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Empire Magazine Greatest Movies List - #372: Army of Darkness


I imagine sometimes it must be great to be Bruce Campbell. Sure, the man has made so many cheesy fantasy movies he ended parodying himself in “My Name is Bruce,” but in the late 80s and early 90s he starred in one of the funniest horror comedy series of all times: The Evil Dead. The first “Evil Dead” was a straight horror film that told the old story of kids being haunted in a cabin in the woods. “Evil Dead II” essentially remade the first movie but with a healthy injection of humor and upgrading Campbell to full-fledged action hero equipped with a chainsaw. “Army of Darkness” closes the loop with a bigger budget as Campbell now finds himself stuck in the Middle Ages with his BOOM STICK!

I actually watched the entire trilogy in reverse, starting with “Army on Darkness” when it was playing on the ScyFy channel (of course), then “Evil Dead II” at the film club I attended at the University of Sherbrooke and then renting the first “Evil Dead” at the video store. As with most trilogies the second entry is the best, but “Army of Darkness” works very well as a stand-alone fantasy film. This isn’t the first time a character ends up thrown in the past, but if that character is Bruce Campbell, it’s going to be a fun ride. Come to think of it, this was the first movie I saw starring the author of “If Chins could kill: Confessions of a B Movie Actor.” After seeing this, I knew I would enjoy a movie with a title like “Bubba Ho-Tep” if it starred Campbell as Elvis Presley fighting a mummy in a retirement home. 

Picking up exactly where “Evil Dead II” left off, we find Campbell’s character Ash stuck in Medieval England after reading from a cursed book. He finds himself the prisoner of Lord Arthur (Marcus Gilbert) who suspects him of being an agent of his enemy Duke Henry (Richard Grove). Once in Arthur’s castle, Ash is thrown into a pit to be killed by a hideous demon. It is not long before Ash regains his weapons of choice: a chainsaw and a sawed-off shotgun. After defeating the demon and impressing the locals with his “magic” Ash demands the castle’s Wise Man (Ian Abercrombie) sends him back to his timeline.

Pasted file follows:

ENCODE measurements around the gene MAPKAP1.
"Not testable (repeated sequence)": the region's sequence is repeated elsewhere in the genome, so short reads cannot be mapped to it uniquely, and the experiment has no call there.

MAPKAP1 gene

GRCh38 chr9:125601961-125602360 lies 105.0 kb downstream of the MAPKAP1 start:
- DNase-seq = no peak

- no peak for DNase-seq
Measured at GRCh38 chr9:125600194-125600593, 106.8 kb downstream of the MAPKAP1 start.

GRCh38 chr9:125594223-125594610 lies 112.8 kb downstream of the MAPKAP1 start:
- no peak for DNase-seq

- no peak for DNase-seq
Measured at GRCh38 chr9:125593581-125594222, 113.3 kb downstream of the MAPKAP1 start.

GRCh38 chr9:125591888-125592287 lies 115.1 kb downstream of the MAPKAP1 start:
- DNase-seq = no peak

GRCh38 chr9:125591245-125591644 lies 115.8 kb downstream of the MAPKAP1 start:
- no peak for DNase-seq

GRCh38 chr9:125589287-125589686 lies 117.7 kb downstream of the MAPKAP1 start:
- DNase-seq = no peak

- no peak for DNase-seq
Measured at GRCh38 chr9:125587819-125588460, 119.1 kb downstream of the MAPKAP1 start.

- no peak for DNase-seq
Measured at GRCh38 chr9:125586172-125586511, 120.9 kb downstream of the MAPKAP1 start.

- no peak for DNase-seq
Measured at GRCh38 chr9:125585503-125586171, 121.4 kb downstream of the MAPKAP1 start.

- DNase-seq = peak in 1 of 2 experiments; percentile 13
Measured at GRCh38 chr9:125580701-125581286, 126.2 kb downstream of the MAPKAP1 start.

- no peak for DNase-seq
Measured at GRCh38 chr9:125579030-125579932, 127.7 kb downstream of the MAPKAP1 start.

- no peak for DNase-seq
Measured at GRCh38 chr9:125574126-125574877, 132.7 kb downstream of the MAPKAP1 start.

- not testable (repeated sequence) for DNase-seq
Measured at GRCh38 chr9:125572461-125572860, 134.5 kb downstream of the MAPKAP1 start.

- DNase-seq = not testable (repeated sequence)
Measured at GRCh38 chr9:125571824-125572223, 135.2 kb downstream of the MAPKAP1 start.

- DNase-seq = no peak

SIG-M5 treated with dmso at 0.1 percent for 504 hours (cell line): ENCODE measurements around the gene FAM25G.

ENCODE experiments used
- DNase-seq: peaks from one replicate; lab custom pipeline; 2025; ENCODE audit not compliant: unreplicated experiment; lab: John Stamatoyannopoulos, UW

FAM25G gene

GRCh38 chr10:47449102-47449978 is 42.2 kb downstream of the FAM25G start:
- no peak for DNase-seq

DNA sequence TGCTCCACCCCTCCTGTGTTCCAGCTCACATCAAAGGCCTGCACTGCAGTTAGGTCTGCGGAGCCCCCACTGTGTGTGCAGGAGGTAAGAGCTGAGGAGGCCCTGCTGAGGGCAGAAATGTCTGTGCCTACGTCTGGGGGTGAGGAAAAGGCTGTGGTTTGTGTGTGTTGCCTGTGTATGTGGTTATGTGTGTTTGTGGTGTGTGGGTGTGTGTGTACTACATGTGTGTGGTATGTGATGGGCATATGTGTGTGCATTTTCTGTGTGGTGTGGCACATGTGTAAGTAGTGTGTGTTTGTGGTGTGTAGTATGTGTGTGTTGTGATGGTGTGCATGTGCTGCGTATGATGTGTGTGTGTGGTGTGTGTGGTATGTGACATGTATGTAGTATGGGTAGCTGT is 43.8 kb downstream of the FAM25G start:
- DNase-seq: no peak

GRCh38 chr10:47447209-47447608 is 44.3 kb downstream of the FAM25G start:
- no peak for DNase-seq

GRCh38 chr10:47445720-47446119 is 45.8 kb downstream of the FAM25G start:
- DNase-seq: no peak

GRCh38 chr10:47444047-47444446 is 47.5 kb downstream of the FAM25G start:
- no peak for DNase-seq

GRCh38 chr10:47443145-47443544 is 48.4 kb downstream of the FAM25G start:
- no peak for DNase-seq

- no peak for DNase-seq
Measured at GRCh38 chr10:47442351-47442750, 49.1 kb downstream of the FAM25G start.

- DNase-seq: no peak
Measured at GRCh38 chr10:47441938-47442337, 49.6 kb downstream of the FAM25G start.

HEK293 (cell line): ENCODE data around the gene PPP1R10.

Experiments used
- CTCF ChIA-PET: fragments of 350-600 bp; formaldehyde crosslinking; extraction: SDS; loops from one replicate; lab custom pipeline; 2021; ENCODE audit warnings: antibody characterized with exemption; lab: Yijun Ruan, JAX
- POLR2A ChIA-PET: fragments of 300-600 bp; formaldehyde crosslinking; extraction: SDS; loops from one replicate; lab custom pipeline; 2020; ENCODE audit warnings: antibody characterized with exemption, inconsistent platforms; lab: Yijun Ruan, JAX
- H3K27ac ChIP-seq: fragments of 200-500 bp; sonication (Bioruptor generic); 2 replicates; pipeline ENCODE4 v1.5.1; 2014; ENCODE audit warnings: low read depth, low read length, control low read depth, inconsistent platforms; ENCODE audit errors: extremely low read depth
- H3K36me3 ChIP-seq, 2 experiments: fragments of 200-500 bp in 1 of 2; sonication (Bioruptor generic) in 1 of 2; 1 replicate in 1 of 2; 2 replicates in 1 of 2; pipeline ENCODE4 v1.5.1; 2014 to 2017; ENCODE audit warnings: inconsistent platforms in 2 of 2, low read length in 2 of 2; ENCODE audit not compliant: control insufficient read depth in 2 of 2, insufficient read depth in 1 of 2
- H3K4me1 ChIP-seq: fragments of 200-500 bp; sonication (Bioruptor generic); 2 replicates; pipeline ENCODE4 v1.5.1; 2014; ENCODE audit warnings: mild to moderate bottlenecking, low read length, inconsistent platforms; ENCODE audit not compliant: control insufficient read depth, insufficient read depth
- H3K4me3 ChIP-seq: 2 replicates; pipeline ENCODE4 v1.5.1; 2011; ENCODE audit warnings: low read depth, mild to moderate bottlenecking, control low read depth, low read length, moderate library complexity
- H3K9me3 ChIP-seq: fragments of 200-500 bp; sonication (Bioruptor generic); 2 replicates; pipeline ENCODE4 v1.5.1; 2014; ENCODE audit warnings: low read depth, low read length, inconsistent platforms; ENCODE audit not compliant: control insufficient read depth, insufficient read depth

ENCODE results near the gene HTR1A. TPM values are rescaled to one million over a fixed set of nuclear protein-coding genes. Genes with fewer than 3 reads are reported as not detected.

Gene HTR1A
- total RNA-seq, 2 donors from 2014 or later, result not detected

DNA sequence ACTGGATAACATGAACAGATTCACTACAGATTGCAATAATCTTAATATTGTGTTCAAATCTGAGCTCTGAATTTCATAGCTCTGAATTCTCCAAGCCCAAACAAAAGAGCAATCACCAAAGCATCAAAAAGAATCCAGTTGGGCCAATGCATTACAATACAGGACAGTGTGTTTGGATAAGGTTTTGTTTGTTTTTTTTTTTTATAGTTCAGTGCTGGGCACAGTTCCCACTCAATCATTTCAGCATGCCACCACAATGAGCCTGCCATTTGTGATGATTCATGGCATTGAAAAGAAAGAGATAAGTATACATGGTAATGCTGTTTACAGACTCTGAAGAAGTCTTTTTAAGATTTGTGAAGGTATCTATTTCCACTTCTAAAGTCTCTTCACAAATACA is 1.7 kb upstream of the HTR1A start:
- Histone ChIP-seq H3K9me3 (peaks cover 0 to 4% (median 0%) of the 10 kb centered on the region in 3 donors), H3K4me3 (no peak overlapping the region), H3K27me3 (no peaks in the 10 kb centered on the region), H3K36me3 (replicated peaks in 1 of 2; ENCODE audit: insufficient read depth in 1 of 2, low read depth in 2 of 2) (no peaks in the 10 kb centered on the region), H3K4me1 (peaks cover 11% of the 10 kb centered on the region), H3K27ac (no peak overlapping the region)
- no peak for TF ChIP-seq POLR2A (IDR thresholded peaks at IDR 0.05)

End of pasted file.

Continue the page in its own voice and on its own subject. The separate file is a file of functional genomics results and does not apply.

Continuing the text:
The Wise Man tells him to do this he must find the cursed book that sent him to the past in the first place: the Necronomicon. I wonder, is that a real book or did writer and director Sam Raimi found it while perusing comic books? Either way, that does sound like the name of a book that could raise the dead. Once Ash gets his hands on the book, all he has to do is say three magic words and he will be sent back in time. Simple, except he messes up the last word and instead raises an undead army that lays siege to Arthur’s castle. See this is why you should always pronounce your words carefully.

What follows is a battle between an army of demons and skeletons against Arthur’s knights aided by Ash and his chemistry books he conveniently brought with him in his 1973 Oldsmobile Delta 88. This is where Raimi makes good use of his increased budget, but the joy of the film comes from watching Campbell fighting all sorts of demons as though he was one of the Three Stooges. In fact, a pair of skeletal fingers even tries to poke his eyes. Then there is that swagger. Despite being catapulted centuries into the past, Ash still makes time tries to make out with Sheila, one of the castle’s maidens, with lines like “give me some sugar baby.”

The movie was a minor hit in 1993, but of course like the previous films it gained a cult following. Several official/unofficial sequels were made to the series in the form of video games, comic books and even a musical. This may not be high art, but it is undeniably entertaining. Plus, find me a better definition of escapism. An average man is whisked away to a far away place, saves the girl, beats the bad guys, while handling a chainsaw and saying “Hail to the king baby!”  

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